Taking Photos: Email as many photos as you can to help describe the room or item you have a dilemma with.
Room Photos: Take at least 8 photos of the space, one from each corner aiming diagonally across the room, and one from the center of each wall aiming directly opposite to the room. When you send the photos to me, name each one ‘north’, ‘south’, ‘west’ and ‘east’ etc. according to how the room sits.
Item Photos: If it’s a piece of furniture, take photos of it from as many angles as you can. Be sure to stand far enough back so I can understand what the item is. I like to take a photo of the tape measure on the piece as I’m measuring it too.
Measuring the Floor Plan: When you measure the room, be sure to mark each wall N, S, W and E accordingly as well. Below is a photo of the office measurements for a floor plan. Depending on the detail you need help with some of these measurements won’t be necessary for your project.
I find the easiest way to measure a room, is to first draw the floor plan from a bird’s eye view. This doesn’t need to be to scale, just approximately how the room is laid out. Then where the doors are, draw the door as if it were open with a curved arrow for which way it swings open. Draw windows with a line inside and outside of the perimeter line. I also drew in the ceiling light, a circle with a ‘X’ inside.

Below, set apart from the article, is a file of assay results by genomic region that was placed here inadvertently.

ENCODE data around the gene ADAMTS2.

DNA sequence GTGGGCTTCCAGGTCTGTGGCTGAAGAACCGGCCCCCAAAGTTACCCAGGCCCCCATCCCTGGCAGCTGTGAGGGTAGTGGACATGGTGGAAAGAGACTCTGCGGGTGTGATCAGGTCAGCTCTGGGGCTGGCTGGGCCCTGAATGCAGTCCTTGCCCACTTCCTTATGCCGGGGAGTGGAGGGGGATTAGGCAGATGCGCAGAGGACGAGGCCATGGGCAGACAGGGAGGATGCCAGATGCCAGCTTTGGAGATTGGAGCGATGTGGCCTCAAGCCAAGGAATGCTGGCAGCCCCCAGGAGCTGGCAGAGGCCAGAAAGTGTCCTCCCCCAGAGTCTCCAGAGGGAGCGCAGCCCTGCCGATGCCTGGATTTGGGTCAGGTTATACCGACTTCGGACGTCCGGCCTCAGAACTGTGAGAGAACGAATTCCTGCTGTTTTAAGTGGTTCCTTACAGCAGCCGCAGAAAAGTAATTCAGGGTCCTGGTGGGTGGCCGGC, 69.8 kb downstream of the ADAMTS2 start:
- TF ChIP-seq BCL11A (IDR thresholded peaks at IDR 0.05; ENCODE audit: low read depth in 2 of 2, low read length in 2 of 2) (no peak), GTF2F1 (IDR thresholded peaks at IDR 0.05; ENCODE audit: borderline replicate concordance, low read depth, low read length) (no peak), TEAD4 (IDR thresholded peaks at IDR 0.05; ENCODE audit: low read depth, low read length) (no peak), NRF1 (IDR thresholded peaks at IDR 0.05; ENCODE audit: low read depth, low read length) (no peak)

Then fill in the sizes. Mark it with the feet first and the remaining inches after that. So if the room is twelve feet and 6 inches, on the plan write 12′-6″. The single ‘ means feet, and the double ” means inches.
For the door sizes on my office sketch, I show you the ‘inside measurement’ of the doors. One is 2′-6″ and the other is 3′-0″. That means the actual opening is that size. That is not accounting for the trim around the doors.
After I get the photos and the measurements from you, if I notice anything missing in the measurements that we’ll need, I’ll email you, so don’t worry too much about getting all the details the first time. UNLESS you will not be able to access the room easily, such as it’s a house you’re buying or a vacation home where you don’t live etc. then by all means try to get every single measurement the first time!
Wall Elevation Measuring: The window wall measurement sketch, (called a wall elevation, where the perspective is as you’re sitting in the room, looking straight at the wall, unlike the floor plan measurements which are a bird’s eye view of the room.) is in the photo below. Marked on the sketch are the measurements of the wall spaces above the window, below the window, and for each side of the window to the corners. I also have the actual window opening size and the trim size. I also put ‘floor’ and ‘ceiling’ to keep track of which end is up.
IM and OM: If you notice, I noted on my measurement sketch ‘IM’ or ‘OM’. That stand for ‘inside measurement’ and ‘outside measurement’. This reminds me what is or is not included in the measurements. If it includes the trim it would be IM or it it doesn’t include the trim and the tape measure was butted up to the outside edge of the trim it would be OM.